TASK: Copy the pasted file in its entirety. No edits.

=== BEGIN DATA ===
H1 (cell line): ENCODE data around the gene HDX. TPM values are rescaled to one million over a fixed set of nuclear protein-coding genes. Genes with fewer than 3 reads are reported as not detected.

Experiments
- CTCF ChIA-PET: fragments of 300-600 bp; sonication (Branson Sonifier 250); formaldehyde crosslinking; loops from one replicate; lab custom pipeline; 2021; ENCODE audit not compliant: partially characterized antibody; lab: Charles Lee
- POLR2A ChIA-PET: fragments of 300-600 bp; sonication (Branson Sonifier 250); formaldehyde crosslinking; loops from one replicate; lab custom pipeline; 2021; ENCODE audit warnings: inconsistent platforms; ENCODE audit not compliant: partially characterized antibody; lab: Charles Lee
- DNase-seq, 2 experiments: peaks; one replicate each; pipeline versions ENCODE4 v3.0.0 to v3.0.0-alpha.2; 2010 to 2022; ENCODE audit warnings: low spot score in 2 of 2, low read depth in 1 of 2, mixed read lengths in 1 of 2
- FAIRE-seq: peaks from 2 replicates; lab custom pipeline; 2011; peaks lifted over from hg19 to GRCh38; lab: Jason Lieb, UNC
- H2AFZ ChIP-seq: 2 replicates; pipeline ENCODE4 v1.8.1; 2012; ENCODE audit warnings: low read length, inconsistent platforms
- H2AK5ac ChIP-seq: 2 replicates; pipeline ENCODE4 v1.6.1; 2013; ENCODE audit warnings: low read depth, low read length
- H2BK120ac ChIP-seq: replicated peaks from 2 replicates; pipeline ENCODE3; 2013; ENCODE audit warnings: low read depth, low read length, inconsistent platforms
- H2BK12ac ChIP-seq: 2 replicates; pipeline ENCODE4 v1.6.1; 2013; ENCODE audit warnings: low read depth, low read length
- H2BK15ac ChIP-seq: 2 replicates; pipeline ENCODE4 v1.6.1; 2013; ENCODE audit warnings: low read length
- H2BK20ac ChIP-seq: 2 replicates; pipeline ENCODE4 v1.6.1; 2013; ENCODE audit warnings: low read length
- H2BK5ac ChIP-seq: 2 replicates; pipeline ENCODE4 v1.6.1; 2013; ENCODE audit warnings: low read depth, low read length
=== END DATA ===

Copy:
H1 (cell line): ENCODE data around the gene HDX. TPM values are rescaled to one million over a fixed set of nuclear protein-coding genes. Genes with fewer than 3 reads are reported as not detected.

Experiments
- CTCF ChIA-PET: fragments of 300-600 bp; sonication (Branson Sonifier 250); formaldehyde crosslinking; loops from one replicate; lab custom pipeline; 2021; ENCODE audit not compliant: partially characterized antibody; lab: Charles Lee
- POLR2A ChIA-PET: fragments of 300-600 bp; sonication (Branson Sonifier 250); formaldehyde crosslinking; loops from one replicate; lab custom pipeline; 2021; ENCODE audit warnings: inconsistent platforms; ENCODE audit not compliant: partially characterized antibody; lab: Charles Lee
- DNase-seq, 2 experiments: peaks; one replicate each; pipeline versions ENCODE4 v3.0.0 to v3.0.0-alpha.2; 2010 to 2022; ENCODE audit warnings: low spot score in 2 of 2, low read depth in 1 of 2, mixed read lengths in 1 of 2
- FAIRE-seq: peaks from 2 replicates; lab custom pipeline; 2011; peaks lifted over from hg19 to GRCh38; lab: Jason Lieb, UNC
- H2AFZ ChIP-seq: 2 replicates; pipeline ENCODE4 v1.8.1; 2012; ENCODE audit warnings: low read length, inconsistent platforms
- H2AK5ac ChIP-seq: 2 replicates; pipeline ENCODE4 v1.6.1; 2013; ENCODE audit warnings: low read depth, low read length
- H2BK120ac ChIP-seq: replicated peaks from 2 replicates; pipeline ENCODE3; 2013; ENCODE audit warnings: low read depth, low read length, inconsistent platforms
- H2BK12ac ChIP-seq: 2 replicates; pipeline ENCODE4 v1.6.1; 2013; ENCODE audit warnings: low read depth, low read length
- H2BK15ac ChIP-seq: 2 replicates; pipeline ENCODE4 v1.6.1; 2013; ENCODE audit warnings: low read length
- H2BK20ac ChIP-seq: 2 replicates; pipeline ENCODE4 v1.6.1; 2013; ENCODE audit warnings: low read length
- H2BK5ac ChIP-seq: 2 replicates; pipeline ENCODE4 v1.6.1; 2013; ENCODE audit warnings: low read depth, low read length